September 29, 2010 at 2:24 pm , by Amelia Harnish
Inspired by Michelle Obama’s “Let’s Move” campaign, environmental and health activist Kelly Meyer decided to stop complaining about the lack of healthy options for her children and do something about it.
With friends in Los Angeles she started Teaching Garden, an initiative to put gardens and corresponding nutrition curricula in local schools. She thought the best way to teach healthy habits from the start would be to provide kids with a garden, where they could learn hands-on about where food really comes from: “the ground, not the vending machine or the cereal box,” Meyer says.
Studies show that healthy kids perform better in school, and with 1 in 3 American children now obese, it’s clear more schools could use a program like this one.
As part of the kickoff of NBC’s Education Nation summit Monday, Teaching Garden and the American Heart Association (AHA) invited a group of New York City schoolchildren to Rockefeller Center to announce their goal of putting 1,000 gardens in schools across the country over the next two years. That’s Meyer, above, far left, with AHA chairperson Debra Lockwood, TV funnyman Jimmy Fallon and 5th graders from KIPP Infinity School.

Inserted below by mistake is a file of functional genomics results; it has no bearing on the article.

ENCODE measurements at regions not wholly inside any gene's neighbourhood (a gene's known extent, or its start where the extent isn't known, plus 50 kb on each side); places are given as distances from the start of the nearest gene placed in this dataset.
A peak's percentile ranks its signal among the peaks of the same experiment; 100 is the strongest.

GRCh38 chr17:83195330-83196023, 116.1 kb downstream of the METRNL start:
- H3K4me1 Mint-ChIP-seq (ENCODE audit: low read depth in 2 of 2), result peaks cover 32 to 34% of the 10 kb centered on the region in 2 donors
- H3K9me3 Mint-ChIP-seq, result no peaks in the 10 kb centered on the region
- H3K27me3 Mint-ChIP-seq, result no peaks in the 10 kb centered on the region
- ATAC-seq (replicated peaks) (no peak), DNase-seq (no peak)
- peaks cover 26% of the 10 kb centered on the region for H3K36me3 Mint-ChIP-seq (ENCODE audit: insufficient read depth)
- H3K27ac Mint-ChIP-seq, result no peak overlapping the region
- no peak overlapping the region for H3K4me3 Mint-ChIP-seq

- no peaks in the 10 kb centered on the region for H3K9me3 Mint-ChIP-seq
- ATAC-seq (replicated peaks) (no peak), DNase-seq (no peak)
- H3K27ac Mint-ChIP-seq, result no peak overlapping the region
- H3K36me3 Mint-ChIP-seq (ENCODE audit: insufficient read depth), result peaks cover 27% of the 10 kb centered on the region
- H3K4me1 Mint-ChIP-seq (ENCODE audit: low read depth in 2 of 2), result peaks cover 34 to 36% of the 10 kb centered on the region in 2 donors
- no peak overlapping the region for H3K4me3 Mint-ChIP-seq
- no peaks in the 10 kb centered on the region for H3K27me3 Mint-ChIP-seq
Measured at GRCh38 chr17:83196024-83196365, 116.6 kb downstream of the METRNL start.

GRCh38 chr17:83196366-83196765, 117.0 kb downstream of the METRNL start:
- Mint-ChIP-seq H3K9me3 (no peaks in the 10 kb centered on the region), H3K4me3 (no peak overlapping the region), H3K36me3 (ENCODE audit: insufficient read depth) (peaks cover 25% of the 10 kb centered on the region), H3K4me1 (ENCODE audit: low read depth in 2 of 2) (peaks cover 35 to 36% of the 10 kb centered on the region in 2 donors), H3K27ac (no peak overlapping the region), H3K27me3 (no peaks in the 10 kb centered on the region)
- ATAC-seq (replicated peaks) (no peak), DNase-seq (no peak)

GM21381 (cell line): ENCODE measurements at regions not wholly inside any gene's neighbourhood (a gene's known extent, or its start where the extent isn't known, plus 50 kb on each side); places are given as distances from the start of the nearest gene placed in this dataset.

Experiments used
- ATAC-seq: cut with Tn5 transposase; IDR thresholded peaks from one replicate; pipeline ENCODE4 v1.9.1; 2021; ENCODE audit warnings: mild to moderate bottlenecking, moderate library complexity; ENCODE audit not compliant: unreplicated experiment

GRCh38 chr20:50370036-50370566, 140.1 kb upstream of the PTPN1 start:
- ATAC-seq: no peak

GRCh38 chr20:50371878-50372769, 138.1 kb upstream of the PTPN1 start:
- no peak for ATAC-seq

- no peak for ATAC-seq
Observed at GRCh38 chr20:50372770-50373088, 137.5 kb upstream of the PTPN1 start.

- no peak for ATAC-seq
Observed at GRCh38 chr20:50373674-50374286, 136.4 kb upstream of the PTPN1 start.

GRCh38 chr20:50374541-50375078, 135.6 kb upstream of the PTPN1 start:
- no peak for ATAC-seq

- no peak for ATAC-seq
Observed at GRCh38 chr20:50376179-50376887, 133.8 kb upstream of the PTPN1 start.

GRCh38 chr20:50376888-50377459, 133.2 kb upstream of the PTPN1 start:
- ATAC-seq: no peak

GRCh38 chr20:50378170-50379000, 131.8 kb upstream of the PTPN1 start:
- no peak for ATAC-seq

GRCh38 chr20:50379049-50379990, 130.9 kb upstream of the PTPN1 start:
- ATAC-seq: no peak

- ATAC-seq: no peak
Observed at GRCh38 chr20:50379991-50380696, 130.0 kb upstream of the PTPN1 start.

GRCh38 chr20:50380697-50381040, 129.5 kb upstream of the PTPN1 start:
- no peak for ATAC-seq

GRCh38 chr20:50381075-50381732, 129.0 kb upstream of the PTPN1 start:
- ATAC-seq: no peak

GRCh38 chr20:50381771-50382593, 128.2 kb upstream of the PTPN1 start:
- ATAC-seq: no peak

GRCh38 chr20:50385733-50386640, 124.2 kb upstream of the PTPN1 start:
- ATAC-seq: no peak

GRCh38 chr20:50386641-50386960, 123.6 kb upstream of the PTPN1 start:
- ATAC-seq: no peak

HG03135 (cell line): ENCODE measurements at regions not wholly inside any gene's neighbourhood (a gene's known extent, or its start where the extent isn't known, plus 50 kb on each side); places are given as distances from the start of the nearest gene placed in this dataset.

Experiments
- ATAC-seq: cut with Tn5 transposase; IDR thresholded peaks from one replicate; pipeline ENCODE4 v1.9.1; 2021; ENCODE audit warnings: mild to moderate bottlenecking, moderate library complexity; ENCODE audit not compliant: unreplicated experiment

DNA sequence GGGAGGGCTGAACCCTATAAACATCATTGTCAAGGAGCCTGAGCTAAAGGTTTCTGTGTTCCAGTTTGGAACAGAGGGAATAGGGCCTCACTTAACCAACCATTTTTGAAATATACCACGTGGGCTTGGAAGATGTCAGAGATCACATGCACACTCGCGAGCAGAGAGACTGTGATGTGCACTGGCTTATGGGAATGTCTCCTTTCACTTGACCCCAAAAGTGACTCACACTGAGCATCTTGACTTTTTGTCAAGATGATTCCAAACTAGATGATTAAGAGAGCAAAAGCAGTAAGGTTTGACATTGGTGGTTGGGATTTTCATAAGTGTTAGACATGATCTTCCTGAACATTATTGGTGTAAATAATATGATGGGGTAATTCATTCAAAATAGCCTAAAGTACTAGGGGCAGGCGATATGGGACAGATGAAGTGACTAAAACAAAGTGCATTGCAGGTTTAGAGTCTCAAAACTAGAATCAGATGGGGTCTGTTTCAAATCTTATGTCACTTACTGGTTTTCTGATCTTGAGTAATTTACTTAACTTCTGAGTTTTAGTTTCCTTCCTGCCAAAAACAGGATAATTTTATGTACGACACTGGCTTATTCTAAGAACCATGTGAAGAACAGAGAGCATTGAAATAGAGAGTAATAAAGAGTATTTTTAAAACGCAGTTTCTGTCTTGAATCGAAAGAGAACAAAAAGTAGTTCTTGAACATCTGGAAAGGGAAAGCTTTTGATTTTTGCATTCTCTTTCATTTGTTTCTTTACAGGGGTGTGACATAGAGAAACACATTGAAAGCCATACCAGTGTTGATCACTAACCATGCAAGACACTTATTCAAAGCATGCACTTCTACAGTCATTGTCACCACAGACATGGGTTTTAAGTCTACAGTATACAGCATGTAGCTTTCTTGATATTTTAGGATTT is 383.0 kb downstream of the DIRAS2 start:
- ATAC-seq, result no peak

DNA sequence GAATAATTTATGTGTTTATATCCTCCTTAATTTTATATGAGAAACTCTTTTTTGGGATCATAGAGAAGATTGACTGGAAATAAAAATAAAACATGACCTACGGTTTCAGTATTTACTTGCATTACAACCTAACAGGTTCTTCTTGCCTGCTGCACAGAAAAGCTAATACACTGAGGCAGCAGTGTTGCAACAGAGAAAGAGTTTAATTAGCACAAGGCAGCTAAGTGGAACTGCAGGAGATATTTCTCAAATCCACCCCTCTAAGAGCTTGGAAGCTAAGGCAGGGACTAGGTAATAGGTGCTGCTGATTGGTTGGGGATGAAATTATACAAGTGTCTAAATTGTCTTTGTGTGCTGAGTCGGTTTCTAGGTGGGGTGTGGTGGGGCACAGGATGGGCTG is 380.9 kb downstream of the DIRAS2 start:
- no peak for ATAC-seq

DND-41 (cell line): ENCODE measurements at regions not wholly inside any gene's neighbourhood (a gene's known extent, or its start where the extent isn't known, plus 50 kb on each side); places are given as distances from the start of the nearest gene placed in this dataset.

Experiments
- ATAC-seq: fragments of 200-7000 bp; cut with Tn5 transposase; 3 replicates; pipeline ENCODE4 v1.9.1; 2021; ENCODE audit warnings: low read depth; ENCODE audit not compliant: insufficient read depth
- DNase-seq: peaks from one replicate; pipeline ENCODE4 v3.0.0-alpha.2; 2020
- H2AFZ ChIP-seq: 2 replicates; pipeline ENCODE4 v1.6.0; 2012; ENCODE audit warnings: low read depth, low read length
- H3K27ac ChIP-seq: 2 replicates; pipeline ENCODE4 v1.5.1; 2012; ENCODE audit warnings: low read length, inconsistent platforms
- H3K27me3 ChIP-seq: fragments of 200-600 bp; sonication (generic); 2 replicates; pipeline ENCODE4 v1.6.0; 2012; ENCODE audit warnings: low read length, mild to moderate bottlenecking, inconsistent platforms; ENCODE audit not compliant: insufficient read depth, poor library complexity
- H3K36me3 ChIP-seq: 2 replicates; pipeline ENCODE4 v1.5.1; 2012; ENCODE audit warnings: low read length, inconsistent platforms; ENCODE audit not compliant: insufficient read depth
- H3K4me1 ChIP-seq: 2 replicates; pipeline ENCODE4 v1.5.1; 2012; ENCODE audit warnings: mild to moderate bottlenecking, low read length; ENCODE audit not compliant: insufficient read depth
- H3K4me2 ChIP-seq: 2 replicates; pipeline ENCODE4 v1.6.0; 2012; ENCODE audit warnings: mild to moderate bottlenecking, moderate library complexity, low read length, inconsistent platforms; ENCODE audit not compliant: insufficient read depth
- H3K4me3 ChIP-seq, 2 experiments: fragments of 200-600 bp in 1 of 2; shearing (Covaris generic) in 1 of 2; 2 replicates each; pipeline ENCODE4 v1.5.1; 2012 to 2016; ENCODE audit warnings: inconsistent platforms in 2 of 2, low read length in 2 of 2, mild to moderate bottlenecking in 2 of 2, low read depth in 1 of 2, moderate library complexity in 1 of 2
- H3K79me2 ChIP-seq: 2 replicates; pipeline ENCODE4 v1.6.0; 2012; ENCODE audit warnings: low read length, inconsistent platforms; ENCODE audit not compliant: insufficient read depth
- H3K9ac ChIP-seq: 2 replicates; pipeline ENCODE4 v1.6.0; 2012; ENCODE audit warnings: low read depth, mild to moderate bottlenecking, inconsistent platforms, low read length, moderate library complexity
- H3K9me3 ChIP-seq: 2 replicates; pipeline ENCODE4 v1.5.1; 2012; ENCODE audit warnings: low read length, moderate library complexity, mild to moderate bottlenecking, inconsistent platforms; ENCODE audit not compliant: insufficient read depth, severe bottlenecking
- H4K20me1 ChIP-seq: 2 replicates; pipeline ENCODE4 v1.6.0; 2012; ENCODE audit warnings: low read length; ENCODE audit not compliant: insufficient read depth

The kids, whose school will receive a teaching garden, were treated to an impromptu visit from NBC Nightly News anchor Brian Williams, a chat with the legendary surfer Laird Hamilton (left), and a reading from Fallon (below).
“We’re trying to reinvent the idea of health from an early age,” says Lockwood. “This is the perfect science-based program to teach our children where our food comes from.”
Fallon read the kids a book from a collection that was donated to the school’s library, but the real prize is the garden, Meyer says. “You can learn about soil and the earth and our food from a book, but I think that a sense of wonder is a very legitimate thing. We want them to actually see it.”
Want to bring a garden to a school near you? Visit the Teaching Garden web site to learn more.
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